While avalanches are sudden, the warning signs are almost always numerous before they let loose. Yet in 90 percent of avalanche incidents, the snow slides are triggered by the victim or someone in the victim's party. Avalanches kill more than 150 people worldwide each year. Most are snowmobilers, skiers, and snowboarders.

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Hurricanes
Hurricanes

Engines of Destruction

Hurricanes are giant, spiraling tropical storms that can pack wind speeds of over 160 miles (257 kilometers) an hour and unleash more than 2.4 trillion gallons (9 trillion liters) of rain a day. These same tropical storms are known as cyclones in the northern Indian Ocean and Bay of Bengal, and as typhoons in the western Pacific Ocean.

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Tornadoes
Tornadoes

Killer Wind Funnels

Tornadoes are vertical funnels of rapidly spinning air. Their winds may top 250 miles (400 kilometers) an hour and can clear-cut a pathway a mile (1.6 kilometers) wide and 50 miles (80 kilometers) long.

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Earthquakes
Earthquakes

Seismic Destruction

Earthquakes, also called temblors, can be so tremendously destructive, it’s hard to imagine they occur by the thousands every day around the world, usually in the form of small tremors.

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Lightning
Lightning

Lightning Can Strike Twice

Contrary to the common expression, lightning can and often does strike the same place twice, especially tall buildings or exposed mountaintops. Cloud-to-ground lightning bolts are a common phenomenon—about 100 strike Earth’s surface every single second—yet their power is extraordinary. Each bolt can contain up to one billion volts of electricity.

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Tsunami
Tsunami

Killer Waves

The most infamous tsunami of modern times hit Indian Ocean shorelines on the day after Christmas 2004. That tsunami is believed to have packed the energy of 23,000 Hiroshima-type atomic bombs. Some 150,000 people were killed in a single day.

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43 Disasters of over 100,000 Deaths
Number of Deaths
Disaster Type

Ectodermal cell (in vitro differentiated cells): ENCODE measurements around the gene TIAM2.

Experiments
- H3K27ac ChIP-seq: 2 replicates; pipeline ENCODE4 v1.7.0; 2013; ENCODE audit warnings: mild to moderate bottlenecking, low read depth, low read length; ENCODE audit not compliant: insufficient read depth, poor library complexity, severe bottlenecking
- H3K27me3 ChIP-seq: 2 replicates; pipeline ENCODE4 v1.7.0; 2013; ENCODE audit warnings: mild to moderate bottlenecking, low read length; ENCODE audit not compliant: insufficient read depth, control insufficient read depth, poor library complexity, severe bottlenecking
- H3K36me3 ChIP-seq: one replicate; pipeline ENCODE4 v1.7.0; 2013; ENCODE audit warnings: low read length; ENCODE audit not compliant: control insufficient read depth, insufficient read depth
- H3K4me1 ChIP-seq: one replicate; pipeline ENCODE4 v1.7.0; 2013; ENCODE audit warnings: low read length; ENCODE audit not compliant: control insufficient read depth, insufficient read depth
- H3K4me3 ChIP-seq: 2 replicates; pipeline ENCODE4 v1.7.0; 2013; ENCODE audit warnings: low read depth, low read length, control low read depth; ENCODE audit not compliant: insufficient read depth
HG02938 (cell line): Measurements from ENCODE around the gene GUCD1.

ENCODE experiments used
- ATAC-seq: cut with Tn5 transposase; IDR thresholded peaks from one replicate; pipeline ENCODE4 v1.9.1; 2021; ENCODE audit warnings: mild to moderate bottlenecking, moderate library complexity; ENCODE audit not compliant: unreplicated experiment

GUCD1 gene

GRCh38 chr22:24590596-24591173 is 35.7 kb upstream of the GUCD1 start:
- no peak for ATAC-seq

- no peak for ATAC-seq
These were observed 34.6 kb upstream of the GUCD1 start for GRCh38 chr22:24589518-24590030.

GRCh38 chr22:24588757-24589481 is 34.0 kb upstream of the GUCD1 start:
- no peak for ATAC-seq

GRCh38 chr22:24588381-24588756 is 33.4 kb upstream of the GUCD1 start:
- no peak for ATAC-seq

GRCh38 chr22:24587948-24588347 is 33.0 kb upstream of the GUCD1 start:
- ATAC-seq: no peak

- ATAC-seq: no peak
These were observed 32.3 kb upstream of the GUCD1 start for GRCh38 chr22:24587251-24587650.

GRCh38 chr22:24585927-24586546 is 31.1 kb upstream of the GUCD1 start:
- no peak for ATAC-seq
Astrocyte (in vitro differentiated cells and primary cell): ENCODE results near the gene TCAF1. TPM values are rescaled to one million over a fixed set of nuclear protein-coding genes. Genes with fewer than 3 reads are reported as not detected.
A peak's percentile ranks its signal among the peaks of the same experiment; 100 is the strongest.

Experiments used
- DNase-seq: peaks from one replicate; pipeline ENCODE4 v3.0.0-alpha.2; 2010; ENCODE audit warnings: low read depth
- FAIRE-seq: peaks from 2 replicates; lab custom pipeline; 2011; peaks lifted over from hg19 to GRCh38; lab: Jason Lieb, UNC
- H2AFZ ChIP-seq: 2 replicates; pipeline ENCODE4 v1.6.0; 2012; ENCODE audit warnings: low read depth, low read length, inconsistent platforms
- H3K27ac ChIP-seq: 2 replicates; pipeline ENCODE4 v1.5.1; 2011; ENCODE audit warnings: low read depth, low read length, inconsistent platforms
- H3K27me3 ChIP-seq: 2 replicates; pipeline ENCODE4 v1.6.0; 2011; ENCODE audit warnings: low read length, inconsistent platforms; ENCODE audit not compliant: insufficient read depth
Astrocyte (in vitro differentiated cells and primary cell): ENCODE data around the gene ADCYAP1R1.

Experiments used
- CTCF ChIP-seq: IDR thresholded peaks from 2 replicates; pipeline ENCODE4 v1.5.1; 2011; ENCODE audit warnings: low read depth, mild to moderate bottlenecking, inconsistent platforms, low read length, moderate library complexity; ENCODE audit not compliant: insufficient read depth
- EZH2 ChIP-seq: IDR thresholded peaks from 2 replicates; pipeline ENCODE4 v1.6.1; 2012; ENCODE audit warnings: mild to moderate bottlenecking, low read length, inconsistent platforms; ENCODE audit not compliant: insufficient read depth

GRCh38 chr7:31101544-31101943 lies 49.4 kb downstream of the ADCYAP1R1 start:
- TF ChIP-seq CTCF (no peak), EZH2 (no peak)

1 - Worldwide, every year
2 to 5 million a year
Malaria
2 - Western Hemisphere, mostly 16th - 18th centuries
unknown millions
European Sicknesses
3 - Africa, 1981 - 1984 unknown millions Drought
4 - World-wide, 1918 - 19 35 to 100 million
Influenza pandemic
5 - Europe and beyond, 1347-1350 25 million
Bubonic plague
6 - China, 1958 - 61 20 million
Famine
7 - India, 1769 10 million
Famine
8 - China, 1876 - 1879 9 million
Drought
9 - North Korea, 1995-98 3 million + Famine and Floods
10 - China, 1935 2 million + ?
Flood
11 - Egypt and Syria, 1201 1.1 million
Earthquake
12 - Ireland, 1845 - 48 1 million +
Famine
13 - China, 1942 - 1943 1 million +
Drought
14 - China, 1887 900,000
Flood
15 - China, 1556 830,000
Earthquake
16 - China, 1976 600,000
Earthquake
17 - China, 1920 500,000 +
Drought
18 - France, Germany, America, etc., 1870 500,000
Smallpox
19 - Bangladesh, 1970 500,000
Floods
20 - World-wide, 1957
400,000 ?
"Asian Flu"
21 - India, 1737 300,000
Typhoon
22 - China, 1642 300,000
Flood
23 - South Asia, 2004
283,106
Tsunami / Earthquake
24 - Syria, Aleppo, 1138
230,000
Earthquake
25 - Iran, 1780 200,000
Earthquake
26 - China, 1920 200,000
Earthquake
27 - China, 1927 200,000
Earthquake
28 - China, 1939 200,000
Flood
29 - Japan, 1923 170,000
Earthquake
30 - China, 1931 150,000 +
Flood
31 - China, 1933 140,000
Flood
32 - Bangladesh, 1991
139,000
Earthquake
33 - Japan, 1730 137,000
Earthquake
34 - North America, 1775-82
130,000
Smallpox
35 - Italy, 1908 123,000
Earthquake
36 - Turkmensistan (USSR), 1948
110,000
Earthquake
37 - Armenia, 1988
100,000 +
Earthquake
38 - Japan
100,000 +
Famine
39 - China,  1290
100,000 +
Earthquake
40 - Netherlands, 1228
100,000 +
Flooding from broken dykes
41 - England, 1665
100,000 +
Plague
42 - Portugal, 1775
100,000 +
Tsunami / Earthquake
43 - Vietnam, 1971
100,000 +
Flood